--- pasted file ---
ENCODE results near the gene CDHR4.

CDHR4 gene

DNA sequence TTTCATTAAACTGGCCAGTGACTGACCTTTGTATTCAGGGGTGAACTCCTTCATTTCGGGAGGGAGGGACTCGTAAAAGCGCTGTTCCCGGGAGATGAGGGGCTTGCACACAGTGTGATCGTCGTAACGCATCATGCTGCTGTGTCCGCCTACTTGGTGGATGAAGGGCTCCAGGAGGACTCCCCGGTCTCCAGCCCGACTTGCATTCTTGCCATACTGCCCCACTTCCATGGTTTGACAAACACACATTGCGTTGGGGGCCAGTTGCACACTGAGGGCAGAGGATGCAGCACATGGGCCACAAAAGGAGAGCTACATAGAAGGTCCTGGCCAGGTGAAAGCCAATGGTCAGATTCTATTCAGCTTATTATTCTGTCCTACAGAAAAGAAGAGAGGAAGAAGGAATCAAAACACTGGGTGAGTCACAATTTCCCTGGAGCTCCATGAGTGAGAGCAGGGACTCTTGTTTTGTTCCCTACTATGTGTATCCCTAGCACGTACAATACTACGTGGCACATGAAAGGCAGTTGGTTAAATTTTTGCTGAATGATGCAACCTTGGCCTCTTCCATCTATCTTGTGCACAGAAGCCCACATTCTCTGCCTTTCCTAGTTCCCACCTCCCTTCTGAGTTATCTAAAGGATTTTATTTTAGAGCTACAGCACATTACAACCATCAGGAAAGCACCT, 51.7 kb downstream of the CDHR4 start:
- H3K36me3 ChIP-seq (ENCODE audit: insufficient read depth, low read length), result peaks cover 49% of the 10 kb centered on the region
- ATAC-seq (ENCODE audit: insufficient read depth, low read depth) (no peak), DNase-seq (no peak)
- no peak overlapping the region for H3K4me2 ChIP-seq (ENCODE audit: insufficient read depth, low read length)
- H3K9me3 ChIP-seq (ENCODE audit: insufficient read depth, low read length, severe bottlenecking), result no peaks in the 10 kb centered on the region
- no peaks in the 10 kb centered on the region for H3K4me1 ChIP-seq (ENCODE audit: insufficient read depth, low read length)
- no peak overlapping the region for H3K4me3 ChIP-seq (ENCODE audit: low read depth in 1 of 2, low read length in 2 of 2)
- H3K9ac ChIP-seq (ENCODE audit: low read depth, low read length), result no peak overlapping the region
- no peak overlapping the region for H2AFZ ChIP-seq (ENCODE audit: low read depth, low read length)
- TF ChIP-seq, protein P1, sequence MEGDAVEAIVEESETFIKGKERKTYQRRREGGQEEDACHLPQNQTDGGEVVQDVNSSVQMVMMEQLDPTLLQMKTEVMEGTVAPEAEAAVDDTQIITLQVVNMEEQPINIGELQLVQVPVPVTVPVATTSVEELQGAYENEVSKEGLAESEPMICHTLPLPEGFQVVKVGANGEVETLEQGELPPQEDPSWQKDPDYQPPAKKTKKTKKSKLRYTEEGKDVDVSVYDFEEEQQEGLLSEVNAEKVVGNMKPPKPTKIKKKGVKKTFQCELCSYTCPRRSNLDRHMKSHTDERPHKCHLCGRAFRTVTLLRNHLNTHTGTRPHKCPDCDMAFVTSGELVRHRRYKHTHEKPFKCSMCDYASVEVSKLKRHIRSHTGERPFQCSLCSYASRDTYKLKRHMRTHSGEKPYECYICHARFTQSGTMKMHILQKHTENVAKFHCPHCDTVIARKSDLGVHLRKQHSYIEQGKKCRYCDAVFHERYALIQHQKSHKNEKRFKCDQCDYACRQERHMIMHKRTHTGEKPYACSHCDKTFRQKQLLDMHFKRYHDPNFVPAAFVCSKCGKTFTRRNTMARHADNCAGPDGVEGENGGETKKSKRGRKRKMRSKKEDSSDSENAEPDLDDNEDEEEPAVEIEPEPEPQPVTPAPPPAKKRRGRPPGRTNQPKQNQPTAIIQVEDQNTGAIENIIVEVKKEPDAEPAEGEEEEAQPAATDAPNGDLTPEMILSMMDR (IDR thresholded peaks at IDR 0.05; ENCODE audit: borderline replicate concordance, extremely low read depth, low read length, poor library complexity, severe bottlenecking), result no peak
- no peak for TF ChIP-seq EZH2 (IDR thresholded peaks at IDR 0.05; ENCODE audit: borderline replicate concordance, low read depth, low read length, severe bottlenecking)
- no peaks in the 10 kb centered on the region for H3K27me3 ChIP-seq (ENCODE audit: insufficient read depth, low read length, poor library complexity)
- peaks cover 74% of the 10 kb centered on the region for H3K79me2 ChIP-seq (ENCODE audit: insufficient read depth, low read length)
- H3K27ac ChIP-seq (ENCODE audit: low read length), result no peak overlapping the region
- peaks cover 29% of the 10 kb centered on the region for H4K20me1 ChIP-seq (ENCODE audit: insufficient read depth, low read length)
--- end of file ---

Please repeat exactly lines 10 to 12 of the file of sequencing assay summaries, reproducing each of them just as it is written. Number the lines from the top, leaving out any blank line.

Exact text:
- H3K9ac ChIP-seq (ENCODE audit: low read depth, low read length), result no peak overlapping the region
- no peak overlapping the region for H2AFZ ChIP-seq (ENCODE audit: low read depth, low read length)
- TF ChIP-seq, protein P1, sequence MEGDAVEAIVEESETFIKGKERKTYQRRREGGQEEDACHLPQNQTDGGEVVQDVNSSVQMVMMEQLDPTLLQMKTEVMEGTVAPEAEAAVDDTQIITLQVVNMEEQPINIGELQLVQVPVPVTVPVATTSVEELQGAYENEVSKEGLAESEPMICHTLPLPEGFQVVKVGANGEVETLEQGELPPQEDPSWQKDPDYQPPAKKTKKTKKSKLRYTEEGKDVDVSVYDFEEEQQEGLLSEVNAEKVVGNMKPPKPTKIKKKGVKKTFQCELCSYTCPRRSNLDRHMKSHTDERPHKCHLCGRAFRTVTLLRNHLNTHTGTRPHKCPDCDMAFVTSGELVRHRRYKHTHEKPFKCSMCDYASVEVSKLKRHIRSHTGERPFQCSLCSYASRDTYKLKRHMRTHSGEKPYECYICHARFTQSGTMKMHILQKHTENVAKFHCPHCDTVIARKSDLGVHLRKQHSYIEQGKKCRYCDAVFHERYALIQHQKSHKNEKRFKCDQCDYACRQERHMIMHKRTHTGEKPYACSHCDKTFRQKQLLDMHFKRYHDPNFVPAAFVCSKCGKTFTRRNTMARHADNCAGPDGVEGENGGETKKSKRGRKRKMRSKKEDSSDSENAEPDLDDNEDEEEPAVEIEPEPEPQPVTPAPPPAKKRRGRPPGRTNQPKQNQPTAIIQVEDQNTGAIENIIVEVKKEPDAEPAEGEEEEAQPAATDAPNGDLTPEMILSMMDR (IDR thresholded peaks at IDR 0.05; ENCODE audit: borderline replicate concordance, extremely low read depth, low read length, poor library complexity, severe bottlenecking), result no peak